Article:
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    2022-05-30

    r> Fig. 5. Overall survival by TRS risk group in patients with rectal cancer.
    Fig. 6. Comorbidity heat map for unplanned hospitalization in all patients.
    weights) and retains the highest scoring disease for that category. A more granular analysis taking and grading each disease independently might identify specific diseases or clusters of diseases. This would be a logical extension of a heat map approach and would need integrating clustering and false discovery SR 11302 algorithms to compensate for the number of diseases analyzed. Our trial was also relatively small and may have lacked the power of detecting mild to moderate associations. Another possible explanation is that diseases come with associated med-ications (e.g. metformin, aspirin, immune treatments) which may con-found further their overall impact. Finally, rather than specific diseases, the somatic response to them might be the key driver, and assessment of biologic vulnerability factors, such as inflammatory cytokines, might have a better correlation with toxicity and hospitalization. Further miti-gation factors such as social support likely play a role in influencing un-planned hospitalization rates.
    The most common comorbidities in our study were vascular, eye/ear/ nose/throat, respiratory and endocrine/metabolic/breast disease. Similar findings, according to the CCI, were found in the Danish elderly population-based study. In the latter, vascular, cardiopulmonary, ulcer dis-ease and diabetes had the higher prevalence in patients with colorectal cancer than in controls [7]. Several other studies had results similar to ours.
    In conclusion, the number of CIRS-G score 4 diseases and TRS of pa-tients with rectal cancer were associated with worse OS but no specific CIRS-G category was individually associated with OS in older patients with metastatic colorectal cancer treated with chemotherapy. Our ap-proach identified no association of comorbidity with toxicity from che-motherapy or unplanned hospitalizations in ray-finned patients. Future research projects may have to account for diseases more individually and include assessment of medications and biologic markers.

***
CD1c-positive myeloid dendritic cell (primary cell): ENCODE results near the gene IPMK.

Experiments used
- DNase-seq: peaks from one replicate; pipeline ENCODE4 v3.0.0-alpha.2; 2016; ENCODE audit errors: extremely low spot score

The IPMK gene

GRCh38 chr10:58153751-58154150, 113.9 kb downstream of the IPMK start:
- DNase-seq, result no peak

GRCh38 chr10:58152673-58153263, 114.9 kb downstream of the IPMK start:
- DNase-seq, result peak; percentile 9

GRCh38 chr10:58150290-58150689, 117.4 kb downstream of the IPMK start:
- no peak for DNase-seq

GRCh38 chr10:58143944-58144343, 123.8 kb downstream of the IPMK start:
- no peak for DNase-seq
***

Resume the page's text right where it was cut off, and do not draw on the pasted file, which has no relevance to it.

Authors Contribution and Conflicts of Interest
    Drs KH Kim, Lee, J Kim, Sehovic, and Extermann participated in the de-sign of the study. Drs.
    KH Kim, Lee, Gomes, Sehovic and Extermann took part in the data col-lection and abstraction.
    All authors contributed to the data analysis and article writing.
    There are no conflicts of interest disclosures from any authors.
    Acknowledgements
    This work was supported by a grant from Research year of Inje University in 2016 (20160042) and National Cancer Institute grant P30-CA076292 (NCI Comprehensive Cancer Core grant: Moffitt Cancer Center Biostatistics Core).
    References
    [7] Jørgensen T, et al. Comorbidity in elderly cancer patients in relation to overall and cancer-specific mortality. Br J Cancer 2012;106(7):1353–60. [8] Erichsen R, et al. Does comorbidity interact with colorectal cancer to increase mortality? a nationwide population-based cohort study. Br J Cancer 2013; 109(7):2005–13.
    [13] Sorror ML, et al. Hematopoietic cell transplantation (HCT)-specific comorbidity index: a new tool for risk assessment before allogeneic HCT. Blood 2005;106(8): 2912–9.
    [14] Extermann M. Measuring comorbidity in older cancer patients. Eur J Cancer 2000;36
    [15] Kirkhus L, et al. Comparing comorbidity scales: attending physician score versus the cumulative illness rating scale for geriatrics. J Geriatr Oncol 2016;7(2):90–8. [16] Extermann M, et al. Comorbidity and functional status are independent in older can-cer patients. J Clin Oncol 1998;16(4):1582–7.